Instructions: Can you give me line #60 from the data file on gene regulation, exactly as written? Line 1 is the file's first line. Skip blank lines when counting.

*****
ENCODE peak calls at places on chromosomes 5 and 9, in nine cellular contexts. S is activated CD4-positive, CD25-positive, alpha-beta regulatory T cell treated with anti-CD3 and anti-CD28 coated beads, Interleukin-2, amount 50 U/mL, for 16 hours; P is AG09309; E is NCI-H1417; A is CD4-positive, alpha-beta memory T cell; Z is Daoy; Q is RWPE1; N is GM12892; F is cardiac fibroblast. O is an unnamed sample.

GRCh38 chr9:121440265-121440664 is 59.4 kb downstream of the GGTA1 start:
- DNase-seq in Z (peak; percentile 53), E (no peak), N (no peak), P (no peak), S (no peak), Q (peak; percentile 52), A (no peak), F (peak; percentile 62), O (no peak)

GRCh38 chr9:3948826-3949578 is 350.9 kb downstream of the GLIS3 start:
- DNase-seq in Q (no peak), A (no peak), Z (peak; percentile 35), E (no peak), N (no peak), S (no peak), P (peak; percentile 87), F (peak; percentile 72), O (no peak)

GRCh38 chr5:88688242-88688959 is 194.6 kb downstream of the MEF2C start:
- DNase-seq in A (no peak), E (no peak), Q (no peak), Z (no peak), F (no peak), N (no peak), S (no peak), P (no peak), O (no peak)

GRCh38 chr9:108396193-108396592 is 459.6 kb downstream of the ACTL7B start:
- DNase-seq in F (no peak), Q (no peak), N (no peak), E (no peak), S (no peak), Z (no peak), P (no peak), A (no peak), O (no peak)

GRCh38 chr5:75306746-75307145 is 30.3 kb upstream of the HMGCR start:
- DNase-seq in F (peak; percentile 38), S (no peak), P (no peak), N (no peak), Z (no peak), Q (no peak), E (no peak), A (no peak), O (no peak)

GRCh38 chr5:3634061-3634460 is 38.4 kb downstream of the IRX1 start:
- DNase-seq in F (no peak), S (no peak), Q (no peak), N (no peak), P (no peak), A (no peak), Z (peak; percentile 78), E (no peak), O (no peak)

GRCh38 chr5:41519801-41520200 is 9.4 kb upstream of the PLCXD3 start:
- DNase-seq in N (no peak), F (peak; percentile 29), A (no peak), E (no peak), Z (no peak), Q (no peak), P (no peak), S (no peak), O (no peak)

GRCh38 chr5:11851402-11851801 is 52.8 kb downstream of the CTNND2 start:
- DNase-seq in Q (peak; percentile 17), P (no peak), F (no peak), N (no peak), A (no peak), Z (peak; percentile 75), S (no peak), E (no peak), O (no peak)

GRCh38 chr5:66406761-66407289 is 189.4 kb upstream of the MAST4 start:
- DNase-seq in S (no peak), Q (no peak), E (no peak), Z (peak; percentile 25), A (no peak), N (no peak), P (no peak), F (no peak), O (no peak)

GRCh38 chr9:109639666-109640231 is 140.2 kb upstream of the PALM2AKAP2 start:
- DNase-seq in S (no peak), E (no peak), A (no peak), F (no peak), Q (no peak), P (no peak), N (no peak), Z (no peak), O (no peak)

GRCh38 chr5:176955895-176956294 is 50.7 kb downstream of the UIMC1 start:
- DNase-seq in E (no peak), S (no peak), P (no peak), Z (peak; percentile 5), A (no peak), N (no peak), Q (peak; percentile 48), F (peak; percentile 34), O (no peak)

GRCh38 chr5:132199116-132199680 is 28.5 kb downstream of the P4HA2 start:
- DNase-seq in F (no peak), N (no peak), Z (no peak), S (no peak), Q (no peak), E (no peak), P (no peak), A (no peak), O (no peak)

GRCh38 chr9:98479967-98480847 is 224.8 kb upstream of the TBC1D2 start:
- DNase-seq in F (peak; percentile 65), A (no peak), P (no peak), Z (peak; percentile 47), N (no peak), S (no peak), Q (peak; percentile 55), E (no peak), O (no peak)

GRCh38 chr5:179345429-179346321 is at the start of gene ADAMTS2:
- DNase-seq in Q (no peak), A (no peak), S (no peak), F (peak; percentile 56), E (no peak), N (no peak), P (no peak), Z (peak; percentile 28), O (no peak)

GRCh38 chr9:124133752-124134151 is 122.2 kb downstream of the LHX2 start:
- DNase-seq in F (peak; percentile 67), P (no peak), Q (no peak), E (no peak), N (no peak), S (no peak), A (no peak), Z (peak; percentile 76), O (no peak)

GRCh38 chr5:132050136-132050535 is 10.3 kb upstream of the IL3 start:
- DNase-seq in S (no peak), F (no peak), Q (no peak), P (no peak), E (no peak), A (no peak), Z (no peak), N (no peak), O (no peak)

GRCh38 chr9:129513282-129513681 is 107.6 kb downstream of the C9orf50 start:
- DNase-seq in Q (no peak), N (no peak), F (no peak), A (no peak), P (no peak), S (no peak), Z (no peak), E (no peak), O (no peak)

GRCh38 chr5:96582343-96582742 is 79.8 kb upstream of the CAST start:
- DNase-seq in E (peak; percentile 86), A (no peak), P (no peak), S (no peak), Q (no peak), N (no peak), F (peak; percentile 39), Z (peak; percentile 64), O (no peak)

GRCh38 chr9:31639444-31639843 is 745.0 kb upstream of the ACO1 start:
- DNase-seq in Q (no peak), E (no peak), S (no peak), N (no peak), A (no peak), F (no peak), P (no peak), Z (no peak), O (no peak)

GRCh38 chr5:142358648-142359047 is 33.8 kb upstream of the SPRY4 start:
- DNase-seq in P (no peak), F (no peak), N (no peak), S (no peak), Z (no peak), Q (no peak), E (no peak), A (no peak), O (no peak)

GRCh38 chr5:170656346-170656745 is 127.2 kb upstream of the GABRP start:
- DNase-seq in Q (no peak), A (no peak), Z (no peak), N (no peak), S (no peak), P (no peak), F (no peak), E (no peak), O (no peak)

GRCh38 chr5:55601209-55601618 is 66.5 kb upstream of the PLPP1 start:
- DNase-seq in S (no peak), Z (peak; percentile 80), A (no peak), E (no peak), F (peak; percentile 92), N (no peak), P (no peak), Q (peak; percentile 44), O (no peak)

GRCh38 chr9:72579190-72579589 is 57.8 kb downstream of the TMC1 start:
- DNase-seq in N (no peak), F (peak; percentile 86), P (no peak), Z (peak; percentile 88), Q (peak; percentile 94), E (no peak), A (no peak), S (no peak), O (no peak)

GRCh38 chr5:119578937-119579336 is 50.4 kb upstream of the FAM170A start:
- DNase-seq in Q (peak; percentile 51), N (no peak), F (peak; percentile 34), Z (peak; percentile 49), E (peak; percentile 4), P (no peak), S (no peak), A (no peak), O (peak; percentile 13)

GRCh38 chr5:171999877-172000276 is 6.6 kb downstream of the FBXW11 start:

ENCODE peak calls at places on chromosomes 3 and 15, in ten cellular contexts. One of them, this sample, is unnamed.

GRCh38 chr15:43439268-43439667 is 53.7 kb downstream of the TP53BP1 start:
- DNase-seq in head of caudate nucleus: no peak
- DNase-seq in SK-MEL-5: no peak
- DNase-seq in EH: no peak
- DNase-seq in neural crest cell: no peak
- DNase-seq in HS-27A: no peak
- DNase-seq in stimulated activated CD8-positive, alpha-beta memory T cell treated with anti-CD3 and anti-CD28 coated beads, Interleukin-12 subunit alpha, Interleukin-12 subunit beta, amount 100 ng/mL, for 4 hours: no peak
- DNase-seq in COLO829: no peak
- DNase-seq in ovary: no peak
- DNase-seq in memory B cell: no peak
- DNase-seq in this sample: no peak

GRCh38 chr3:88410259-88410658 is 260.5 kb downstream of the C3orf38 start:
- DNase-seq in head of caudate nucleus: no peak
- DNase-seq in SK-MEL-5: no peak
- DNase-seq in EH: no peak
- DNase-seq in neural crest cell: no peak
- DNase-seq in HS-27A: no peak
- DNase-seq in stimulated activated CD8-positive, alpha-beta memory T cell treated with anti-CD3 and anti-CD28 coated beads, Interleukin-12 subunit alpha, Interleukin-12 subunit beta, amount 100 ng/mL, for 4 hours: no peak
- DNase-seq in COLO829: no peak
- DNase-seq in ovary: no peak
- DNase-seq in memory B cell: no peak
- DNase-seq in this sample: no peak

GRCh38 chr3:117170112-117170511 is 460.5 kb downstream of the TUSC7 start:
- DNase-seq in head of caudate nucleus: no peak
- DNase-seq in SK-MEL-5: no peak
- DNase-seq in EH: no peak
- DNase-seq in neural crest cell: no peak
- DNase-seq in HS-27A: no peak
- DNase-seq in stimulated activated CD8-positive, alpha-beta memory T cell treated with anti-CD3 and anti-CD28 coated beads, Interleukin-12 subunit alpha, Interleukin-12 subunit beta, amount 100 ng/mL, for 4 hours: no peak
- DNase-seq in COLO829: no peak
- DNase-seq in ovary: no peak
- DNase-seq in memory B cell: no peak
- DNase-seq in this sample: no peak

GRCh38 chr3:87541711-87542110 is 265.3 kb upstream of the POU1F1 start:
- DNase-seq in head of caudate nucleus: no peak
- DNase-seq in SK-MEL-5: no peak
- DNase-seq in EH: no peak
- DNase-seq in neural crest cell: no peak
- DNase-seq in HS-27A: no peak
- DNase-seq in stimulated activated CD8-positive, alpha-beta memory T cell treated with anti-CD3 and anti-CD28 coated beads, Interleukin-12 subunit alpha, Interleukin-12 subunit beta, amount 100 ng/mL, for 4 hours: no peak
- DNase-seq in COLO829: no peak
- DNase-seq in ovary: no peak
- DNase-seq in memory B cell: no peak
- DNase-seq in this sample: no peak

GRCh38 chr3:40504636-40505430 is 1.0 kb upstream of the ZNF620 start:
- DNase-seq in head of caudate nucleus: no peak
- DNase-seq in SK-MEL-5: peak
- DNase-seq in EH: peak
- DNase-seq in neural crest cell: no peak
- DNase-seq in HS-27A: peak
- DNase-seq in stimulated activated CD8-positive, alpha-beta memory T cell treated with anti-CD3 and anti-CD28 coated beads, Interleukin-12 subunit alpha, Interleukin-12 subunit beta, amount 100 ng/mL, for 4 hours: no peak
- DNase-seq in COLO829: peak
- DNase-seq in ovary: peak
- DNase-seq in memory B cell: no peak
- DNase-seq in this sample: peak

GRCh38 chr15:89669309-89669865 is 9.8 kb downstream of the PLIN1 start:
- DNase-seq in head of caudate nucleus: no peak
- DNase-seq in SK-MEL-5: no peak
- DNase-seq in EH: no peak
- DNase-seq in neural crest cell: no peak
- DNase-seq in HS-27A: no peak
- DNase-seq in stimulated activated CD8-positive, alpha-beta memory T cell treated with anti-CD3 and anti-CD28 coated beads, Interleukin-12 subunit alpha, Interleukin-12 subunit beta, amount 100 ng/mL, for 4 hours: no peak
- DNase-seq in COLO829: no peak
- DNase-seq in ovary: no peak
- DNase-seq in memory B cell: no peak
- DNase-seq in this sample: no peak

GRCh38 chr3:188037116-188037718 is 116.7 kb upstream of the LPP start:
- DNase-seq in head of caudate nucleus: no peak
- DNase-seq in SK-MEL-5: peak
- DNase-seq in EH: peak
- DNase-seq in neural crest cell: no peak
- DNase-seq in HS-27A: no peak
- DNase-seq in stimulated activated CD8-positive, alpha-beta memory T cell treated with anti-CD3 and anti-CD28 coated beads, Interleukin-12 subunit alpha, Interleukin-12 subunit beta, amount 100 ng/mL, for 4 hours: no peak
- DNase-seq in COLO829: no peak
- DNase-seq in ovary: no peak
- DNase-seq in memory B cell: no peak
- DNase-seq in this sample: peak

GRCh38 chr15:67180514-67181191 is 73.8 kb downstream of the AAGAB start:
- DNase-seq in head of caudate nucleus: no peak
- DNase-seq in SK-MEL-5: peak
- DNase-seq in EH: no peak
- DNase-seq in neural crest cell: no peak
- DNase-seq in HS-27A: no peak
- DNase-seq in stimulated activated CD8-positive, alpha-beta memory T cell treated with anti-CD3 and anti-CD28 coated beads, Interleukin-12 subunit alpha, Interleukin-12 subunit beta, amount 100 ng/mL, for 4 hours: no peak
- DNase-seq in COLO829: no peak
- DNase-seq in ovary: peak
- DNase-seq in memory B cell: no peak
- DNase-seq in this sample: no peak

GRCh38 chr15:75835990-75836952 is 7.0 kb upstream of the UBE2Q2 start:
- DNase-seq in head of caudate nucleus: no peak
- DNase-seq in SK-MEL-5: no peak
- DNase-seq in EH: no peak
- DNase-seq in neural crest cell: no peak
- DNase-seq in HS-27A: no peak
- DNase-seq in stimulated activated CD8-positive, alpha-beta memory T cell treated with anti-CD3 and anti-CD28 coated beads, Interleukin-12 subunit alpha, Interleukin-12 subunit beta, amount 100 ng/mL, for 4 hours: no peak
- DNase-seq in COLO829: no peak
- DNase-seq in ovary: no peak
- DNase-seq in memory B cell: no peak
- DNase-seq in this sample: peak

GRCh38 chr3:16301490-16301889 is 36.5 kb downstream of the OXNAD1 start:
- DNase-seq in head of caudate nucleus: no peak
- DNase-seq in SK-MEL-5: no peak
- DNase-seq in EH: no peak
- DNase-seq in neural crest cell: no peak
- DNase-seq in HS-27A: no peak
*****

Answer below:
- DNase-seq in ovary: no peak